Proc Natl Acad Sci U S A 107:20582-6. 2010..Our findings fractionate the neurobiological mechanisms associated with basic fear and potentially illuminate the perturbed reactions that characterize clinical phobias...
- Alexithymia decreases altruism in real social decisionsOriel FeldmanHall
Medical Research Council Cognition and Brain Sciences Unit, University of Cambridge, Cambridge, UK
Cortex 49:899-904. 2013....
- Reflected glory and failure: the role of the medial prefrontal cortex and ventral striatum in self vs other relevance during advice-giving outcomesDean Mobbs
Columbia University, Department of Psychology, 406 Schermerhorn Hall, 1190 Amsterdam Avenue, New York, NY 10027, USA, Medical Research Council Cognition and Brain Sciences Unit, Cambridge, CB2 7EF, UK
Soc Cogn Affect Neurosci 10:1323-8. 2015..One explanation for these findings is that the MPFC monitors self-relevant social information, while the ventral striatum is active when others accept advice and when their success leads to reflected glory...
- The Kuleshov Effect: the influence of contextual framing on emotional attributionsDean Mobbs
Wellcome Department of Imaging Neuroscience, Functional Imaging Laboratory, University College London, London, UK
Soc Cogn Affect Neurosci 1:95-106. 2006..These prefrontal regions may act to guide appropriate choices across altering contexts. Together, these findings offer a neurobiological basis for contextual framing effects on social attributions...
- Empathic concern drives costly altruismOriel FeldmanHall
Medical Research Council, Cognition and Brain Sciences Unit, 15 Chaucer Road, Cambridge CB2 7EF, UK Electronic address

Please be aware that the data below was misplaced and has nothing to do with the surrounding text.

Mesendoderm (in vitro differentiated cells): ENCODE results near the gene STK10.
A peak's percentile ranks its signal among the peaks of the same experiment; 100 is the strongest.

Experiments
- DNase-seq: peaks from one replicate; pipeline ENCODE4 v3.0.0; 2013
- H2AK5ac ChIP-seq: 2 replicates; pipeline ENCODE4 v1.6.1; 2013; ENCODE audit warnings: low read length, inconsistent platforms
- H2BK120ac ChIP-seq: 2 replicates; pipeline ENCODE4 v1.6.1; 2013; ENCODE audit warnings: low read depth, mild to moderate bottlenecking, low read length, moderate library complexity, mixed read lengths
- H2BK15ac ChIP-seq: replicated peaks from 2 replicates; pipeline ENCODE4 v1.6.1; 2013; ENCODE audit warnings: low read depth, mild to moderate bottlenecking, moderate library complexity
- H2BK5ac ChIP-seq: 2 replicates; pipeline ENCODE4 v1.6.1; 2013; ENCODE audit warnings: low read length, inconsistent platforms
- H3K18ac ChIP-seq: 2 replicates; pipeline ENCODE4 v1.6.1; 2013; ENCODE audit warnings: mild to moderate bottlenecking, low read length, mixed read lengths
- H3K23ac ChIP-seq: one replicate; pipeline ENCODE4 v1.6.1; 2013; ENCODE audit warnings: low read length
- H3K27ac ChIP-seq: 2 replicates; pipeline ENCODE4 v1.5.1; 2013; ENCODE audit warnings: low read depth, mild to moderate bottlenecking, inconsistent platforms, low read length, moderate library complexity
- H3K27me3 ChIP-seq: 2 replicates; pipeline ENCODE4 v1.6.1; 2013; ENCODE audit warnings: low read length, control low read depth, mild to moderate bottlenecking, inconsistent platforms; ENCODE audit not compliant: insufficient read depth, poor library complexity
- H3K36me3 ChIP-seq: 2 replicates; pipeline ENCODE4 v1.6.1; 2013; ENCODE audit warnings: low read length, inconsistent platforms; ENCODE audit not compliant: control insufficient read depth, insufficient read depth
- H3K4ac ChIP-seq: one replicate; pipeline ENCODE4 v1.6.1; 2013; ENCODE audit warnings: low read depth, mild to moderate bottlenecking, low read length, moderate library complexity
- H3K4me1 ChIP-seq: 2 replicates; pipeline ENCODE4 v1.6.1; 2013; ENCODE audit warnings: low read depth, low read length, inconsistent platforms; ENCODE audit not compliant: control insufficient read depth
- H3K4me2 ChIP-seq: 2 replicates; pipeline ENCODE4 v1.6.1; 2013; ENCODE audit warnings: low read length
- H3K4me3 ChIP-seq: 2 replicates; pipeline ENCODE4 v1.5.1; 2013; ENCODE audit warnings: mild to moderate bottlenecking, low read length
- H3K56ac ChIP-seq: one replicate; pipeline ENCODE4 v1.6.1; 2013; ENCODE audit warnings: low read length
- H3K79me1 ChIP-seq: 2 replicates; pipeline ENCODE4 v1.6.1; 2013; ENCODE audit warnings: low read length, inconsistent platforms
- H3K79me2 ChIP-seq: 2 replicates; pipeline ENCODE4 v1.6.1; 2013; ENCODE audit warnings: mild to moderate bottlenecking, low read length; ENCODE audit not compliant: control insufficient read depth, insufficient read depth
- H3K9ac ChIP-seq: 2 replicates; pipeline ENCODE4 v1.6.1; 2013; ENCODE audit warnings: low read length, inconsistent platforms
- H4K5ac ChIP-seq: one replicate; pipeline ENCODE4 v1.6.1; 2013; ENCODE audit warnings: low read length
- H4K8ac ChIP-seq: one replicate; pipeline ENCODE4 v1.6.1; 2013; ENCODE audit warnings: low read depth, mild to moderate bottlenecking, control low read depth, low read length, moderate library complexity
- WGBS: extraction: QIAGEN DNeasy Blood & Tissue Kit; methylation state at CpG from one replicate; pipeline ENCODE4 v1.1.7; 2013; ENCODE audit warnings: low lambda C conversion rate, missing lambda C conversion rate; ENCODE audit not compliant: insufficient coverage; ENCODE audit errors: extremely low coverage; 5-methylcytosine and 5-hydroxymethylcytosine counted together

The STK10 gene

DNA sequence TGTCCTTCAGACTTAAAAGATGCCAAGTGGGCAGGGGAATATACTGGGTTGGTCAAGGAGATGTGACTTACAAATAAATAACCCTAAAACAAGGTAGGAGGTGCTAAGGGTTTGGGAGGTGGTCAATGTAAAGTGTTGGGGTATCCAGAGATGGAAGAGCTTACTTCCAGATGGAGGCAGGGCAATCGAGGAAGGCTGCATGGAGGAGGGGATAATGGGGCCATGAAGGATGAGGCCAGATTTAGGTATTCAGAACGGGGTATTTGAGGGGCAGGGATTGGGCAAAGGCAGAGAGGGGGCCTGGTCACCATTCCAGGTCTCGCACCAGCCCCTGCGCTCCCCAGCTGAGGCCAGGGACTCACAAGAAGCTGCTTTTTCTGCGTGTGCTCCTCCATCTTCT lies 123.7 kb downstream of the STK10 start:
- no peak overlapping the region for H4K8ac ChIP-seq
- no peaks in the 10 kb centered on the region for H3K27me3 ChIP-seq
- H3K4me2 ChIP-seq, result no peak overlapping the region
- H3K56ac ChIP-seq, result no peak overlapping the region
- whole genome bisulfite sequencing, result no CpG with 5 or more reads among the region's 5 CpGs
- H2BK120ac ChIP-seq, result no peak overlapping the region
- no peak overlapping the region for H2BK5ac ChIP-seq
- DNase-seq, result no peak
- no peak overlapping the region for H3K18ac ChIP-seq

Neuroimage 105:347-56. 2015..Together, this data helps identify the behavioral and neural mechanisms motivating costly altruism, while demonstrating that individual differences in empathic concern-related brain responses can predict real prosocial choice...
- Foraging under competition: the neural basis of input-matching in humansDean Mobbs
Medical Research Council Cognition and Brain Sciences Unit, Cambridge CB2 2EF, United Kingdom
J Neurosci 33:9866-72. 2013..Furthermore, we speculate that switching behaviors are related to individual differences in competition avoidance and reward drive...
- Deconstructing the brain's moral network: dissociable functionality between the temporoparietal junction and ventro-medial prefrontal cortexOriel FeldmanHall
Medical Research Council Cognition and Brain Sciences Unit, 15 Chaucer Road, Cambridge CB2 7EF, UK This research was supported by the Medical Research Council Cognition and Brain Sciences Unit
Soc Cogn Affect Neurosci 9:297-306. 2014..Together these results suggest that moral cognition is a dynamic process implemented by a distributed network that involves interacting, yet functionally dissociable networks. ..
- What we say and what we do: the relationship between real and hypothetical moral choicesOriel FeldmanHall
Cambridge University, Cambridge CB2 1TP, UK
Cognition 123:434-41. 2012..The findings also shed light on contextual factors that can alter how moral decisions are made, such as the salience of a personal gain...
- Law, responsibility, and the brainDean Mobbs
Welcome Trust Centre for Neuroimaging, University College London, London, United Kingdom
PLoS Biol 5:e103. 2007